Describes variables that store state information for Windows PowerShell. (about_Automatic_Variables)

   
# TOPIC
about_Automatic_Variables

# SHORT DESCRIPTION
Describes variables that store state information for Windows PowerShell.
These variables are created and maintained by Windows PowerShell.

# LONG DESCRIPTION
Here is a list of the automatic variables in Windows PowerShell:

$$
Contains the last token in the last line received by the session.

$?
Contains the execution status of the last operation. It contains
TRUE if the last operation succeeded and FALSE if it failed.

$^
Contains the first token in the last line received by the session.

$_
Contains the current object in the pipeline object. You can use this
variable in commands that perform an action on every object or on
selected objects in a pipeline.

$Args
Contains an array of the undeclared parameters and/or parameter
values that are passed to a function, script, or script block.
When you create a function, you can declare the parameters by using the
param keyword or by adding a comma-separated list of parameters in
parentheses after the function name.

$ConsoleFileName
Contains the path of the console file (.psc1) that was most
recently used in the session. This variable is populated when
you start Windows PowerShell with the PSConsoleFile parameter or
when you use the Export-Console cmdlet to export snap-in names to a
console file.

When you use the Export-Console cmdlet without parameters, it
automatically updates the console file that was most recently
used in the session. You can use this automatic variable to determine
which file will be updated.

$Error
Contains an array of error objects that represent the most
recent errors. The most recent error is the first error object in the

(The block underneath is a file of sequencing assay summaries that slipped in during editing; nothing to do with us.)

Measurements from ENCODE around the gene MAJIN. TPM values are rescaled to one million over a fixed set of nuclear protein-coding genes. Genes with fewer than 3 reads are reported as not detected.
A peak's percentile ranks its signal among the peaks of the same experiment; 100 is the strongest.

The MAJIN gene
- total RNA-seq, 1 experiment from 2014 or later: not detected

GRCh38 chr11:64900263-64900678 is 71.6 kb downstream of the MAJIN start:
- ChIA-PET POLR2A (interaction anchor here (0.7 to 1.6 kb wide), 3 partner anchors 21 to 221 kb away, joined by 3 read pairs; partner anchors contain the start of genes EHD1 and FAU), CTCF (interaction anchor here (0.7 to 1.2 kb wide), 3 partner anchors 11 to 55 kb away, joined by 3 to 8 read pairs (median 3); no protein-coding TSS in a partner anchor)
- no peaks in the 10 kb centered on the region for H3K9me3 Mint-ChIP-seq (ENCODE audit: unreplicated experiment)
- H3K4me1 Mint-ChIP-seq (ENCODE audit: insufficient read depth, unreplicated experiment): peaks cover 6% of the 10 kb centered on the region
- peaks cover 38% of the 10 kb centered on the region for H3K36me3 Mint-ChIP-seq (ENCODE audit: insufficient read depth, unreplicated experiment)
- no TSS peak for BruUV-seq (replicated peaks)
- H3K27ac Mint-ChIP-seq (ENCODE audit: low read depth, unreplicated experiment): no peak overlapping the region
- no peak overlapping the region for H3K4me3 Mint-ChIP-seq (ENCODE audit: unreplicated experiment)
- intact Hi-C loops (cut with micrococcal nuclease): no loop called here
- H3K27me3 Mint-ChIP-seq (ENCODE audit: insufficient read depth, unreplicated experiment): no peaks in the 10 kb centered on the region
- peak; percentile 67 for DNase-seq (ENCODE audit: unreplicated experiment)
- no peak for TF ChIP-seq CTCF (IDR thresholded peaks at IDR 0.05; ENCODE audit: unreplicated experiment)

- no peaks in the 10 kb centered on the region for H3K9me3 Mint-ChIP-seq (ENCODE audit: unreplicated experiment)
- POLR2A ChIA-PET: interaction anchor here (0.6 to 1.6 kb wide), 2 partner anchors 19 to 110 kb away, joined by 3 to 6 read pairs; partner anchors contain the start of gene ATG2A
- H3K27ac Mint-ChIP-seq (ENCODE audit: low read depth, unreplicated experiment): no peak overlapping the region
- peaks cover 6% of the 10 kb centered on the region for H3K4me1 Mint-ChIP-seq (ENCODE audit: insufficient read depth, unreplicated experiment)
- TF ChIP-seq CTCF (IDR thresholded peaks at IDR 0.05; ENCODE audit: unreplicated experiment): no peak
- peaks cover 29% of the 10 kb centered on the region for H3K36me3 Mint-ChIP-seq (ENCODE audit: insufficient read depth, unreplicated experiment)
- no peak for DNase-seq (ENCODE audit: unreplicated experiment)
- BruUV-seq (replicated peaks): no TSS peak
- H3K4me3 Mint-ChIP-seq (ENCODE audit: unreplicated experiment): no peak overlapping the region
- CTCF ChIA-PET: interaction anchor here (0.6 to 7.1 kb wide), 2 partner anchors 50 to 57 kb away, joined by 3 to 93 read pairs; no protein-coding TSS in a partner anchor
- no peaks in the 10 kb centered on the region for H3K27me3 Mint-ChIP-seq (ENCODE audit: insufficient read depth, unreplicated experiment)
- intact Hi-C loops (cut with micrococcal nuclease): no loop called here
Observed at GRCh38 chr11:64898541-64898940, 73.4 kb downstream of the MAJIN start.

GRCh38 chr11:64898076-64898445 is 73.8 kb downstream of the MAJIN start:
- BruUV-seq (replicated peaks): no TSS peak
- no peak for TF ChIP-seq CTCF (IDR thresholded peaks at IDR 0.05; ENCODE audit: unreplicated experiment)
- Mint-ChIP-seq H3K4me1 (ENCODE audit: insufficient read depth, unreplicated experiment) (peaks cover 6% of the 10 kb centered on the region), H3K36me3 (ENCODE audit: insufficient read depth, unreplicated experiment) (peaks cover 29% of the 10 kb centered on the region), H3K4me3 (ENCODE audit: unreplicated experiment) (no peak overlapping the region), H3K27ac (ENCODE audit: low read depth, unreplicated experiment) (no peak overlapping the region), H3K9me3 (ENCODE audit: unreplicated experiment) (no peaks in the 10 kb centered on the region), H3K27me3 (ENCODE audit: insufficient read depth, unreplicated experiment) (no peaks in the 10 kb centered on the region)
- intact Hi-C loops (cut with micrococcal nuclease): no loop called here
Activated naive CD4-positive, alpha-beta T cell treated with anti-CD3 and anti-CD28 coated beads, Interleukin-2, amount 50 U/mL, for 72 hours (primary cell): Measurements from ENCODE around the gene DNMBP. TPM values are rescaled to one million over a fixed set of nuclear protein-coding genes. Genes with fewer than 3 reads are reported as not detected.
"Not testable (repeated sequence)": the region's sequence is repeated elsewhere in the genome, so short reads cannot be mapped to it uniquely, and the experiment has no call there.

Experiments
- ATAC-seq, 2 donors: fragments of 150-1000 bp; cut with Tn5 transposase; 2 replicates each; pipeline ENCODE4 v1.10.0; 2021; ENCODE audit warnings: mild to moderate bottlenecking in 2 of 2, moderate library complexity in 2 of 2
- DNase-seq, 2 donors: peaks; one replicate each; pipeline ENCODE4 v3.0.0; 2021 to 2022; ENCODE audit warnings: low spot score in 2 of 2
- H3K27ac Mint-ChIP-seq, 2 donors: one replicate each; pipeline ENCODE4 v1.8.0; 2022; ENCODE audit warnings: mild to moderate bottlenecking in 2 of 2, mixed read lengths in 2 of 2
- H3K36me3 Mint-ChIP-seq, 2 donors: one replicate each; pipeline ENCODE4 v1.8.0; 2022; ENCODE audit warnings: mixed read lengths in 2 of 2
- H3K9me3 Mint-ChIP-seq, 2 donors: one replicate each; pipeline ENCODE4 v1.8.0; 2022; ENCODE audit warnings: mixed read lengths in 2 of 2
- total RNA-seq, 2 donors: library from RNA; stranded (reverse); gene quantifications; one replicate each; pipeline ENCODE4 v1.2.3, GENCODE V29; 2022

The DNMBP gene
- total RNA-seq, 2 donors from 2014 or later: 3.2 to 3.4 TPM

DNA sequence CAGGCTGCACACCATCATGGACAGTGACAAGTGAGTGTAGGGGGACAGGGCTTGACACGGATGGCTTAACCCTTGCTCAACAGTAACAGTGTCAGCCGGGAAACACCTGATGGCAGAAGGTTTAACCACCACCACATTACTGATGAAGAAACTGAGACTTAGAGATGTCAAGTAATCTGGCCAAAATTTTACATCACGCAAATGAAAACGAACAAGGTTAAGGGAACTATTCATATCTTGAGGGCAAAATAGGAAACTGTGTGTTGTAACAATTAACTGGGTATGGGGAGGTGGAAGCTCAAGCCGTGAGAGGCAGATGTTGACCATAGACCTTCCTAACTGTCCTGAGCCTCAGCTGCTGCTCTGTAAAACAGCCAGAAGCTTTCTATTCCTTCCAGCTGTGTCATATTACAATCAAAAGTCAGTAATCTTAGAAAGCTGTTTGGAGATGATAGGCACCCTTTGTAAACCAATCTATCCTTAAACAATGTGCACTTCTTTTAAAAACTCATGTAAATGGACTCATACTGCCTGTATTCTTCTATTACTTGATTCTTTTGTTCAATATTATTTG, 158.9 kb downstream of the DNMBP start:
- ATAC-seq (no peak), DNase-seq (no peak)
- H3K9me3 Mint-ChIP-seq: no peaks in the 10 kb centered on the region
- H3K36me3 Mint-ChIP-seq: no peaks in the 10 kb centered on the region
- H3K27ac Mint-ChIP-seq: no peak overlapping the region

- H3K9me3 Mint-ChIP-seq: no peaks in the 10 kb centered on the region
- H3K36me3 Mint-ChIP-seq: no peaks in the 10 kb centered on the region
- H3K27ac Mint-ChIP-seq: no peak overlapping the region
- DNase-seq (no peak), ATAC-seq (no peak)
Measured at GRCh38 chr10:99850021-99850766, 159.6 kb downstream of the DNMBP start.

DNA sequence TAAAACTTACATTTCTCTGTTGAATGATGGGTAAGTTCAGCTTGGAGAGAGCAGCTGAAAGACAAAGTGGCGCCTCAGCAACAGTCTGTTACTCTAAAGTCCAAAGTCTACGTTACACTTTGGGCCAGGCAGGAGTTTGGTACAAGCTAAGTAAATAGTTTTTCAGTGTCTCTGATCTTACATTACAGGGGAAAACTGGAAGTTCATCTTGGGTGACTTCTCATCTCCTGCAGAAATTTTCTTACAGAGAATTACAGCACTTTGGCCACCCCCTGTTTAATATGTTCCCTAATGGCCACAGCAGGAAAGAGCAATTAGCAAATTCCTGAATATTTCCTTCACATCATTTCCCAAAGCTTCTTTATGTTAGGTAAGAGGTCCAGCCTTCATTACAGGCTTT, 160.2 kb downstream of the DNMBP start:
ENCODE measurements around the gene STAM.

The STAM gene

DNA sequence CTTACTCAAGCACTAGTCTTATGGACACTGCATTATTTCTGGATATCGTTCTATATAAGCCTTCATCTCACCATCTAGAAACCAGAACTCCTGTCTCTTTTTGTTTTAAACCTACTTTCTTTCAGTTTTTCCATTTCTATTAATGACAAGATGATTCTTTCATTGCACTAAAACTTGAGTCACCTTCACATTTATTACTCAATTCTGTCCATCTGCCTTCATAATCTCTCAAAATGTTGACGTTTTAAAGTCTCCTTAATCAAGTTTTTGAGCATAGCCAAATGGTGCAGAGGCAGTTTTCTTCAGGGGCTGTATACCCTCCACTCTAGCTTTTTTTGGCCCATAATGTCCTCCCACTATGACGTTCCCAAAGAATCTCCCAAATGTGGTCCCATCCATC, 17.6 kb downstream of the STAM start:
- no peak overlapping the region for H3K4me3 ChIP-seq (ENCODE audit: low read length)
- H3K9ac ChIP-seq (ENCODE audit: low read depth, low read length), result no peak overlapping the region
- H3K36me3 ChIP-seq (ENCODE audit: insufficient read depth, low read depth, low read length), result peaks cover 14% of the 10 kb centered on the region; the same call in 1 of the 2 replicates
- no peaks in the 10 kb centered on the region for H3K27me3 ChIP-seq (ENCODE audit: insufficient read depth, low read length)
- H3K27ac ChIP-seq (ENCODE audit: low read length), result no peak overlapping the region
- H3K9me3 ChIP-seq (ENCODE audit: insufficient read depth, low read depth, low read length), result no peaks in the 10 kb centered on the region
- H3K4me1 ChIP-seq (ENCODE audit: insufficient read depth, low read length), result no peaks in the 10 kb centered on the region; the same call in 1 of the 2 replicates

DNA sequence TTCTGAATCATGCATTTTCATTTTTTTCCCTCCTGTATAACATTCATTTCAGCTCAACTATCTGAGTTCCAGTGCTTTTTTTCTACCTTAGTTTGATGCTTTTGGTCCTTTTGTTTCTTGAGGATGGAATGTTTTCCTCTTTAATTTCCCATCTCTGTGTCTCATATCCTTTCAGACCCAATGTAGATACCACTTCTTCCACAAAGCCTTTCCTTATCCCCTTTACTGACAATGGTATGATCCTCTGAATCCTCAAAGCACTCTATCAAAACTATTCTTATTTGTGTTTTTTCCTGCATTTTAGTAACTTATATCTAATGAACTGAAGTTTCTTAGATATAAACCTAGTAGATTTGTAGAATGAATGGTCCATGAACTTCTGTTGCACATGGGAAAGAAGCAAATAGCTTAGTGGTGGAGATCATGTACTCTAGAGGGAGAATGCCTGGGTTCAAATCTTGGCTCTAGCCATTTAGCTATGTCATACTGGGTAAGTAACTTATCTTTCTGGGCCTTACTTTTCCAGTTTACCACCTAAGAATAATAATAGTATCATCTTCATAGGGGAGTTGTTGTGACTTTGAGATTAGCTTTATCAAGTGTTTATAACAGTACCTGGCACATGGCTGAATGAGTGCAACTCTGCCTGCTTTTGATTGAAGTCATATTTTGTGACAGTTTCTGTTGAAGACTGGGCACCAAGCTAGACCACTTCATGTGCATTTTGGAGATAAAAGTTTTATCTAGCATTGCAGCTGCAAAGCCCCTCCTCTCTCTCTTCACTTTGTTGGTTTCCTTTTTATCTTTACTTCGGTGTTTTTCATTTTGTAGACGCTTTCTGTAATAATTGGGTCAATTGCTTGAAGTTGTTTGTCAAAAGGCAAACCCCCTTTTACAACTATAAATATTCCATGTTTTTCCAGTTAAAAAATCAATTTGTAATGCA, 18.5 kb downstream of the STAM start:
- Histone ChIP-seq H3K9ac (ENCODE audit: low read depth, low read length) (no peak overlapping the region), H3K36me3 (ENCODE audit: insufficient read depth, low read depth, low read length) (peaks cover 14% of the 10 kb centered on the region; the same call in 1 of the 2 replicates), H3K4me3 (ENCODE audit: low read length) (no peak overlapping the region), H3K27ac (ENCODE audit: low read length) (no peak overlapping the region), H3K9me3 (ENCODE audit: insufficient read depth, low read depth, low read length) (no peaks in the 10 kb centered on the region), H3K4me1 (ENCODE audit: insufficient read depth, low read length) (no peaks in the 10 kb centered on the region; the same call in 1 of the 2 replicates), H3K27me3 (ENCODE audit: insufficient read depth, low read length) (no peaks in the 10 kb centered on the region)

array ($Error[0]).

$Event
Contains a PSEventArgs object that represents the event that is being
processed. This variable is populated only within the Action block of
an event registration command, such as Register-ObjectEvent. The value
of this variable is the same object that the Get-Event cmdlet returns.
Therefore, you can use the properties of the $Event variable, such as
$Event.TimeGenerated , in an Action script block.

$EventSubscriber
Contains a PSEventSubscriber object that represents the event subscriber
of the event that is being processed. This variable is populated only
within the Action block of an event registration command. The value of
this variable is the same object that the Get-EventSubscriber cmdlet
returns.

$ExecutionContext
Contains an EngineIntrinsics object that represents the
execution context of the Windows PowerShell host. You can
use this variable to find the execution objects that are
available to cmdlets.

$False
Contains FALSE. You can use this variable to represent
FALSE in commands and scripts instead of using the string "false".
The string can be interpreted as TRUE if it is converted to a non-empty
string or to a non-zero integer.

$ForEach
Contains the enumerator of a ForEach-Object loop. You can use the
properties and methods of enumerators on the value of the $ForEach
variable. This variable exists only while the For loop is running. It
is deleted when the loop is completed.

$Home
Contains the full path of the user's home directory. This variable is
the equivalent of the %homedrive%%homepath% environment variables,
typically C:\Documents and Settings\<user>.

$Host
Contains an object that represents the current host application
for Windows PowerShell. You can use this variable to represent the
current host in commands or to display or change the properties of
the host, such as $Host.version or $Host.CurrentCulture, or
$host.ui.rawui.setbackgroundcolor("Red").

$Input
An enumerator that contains the input that is passed to a function. The
$Input variable is case-sensitive and is available only in functions and
in script blocks. (Script blocks are essentially unnamed functions.)
In the Process block of a function, the $Input variable contains the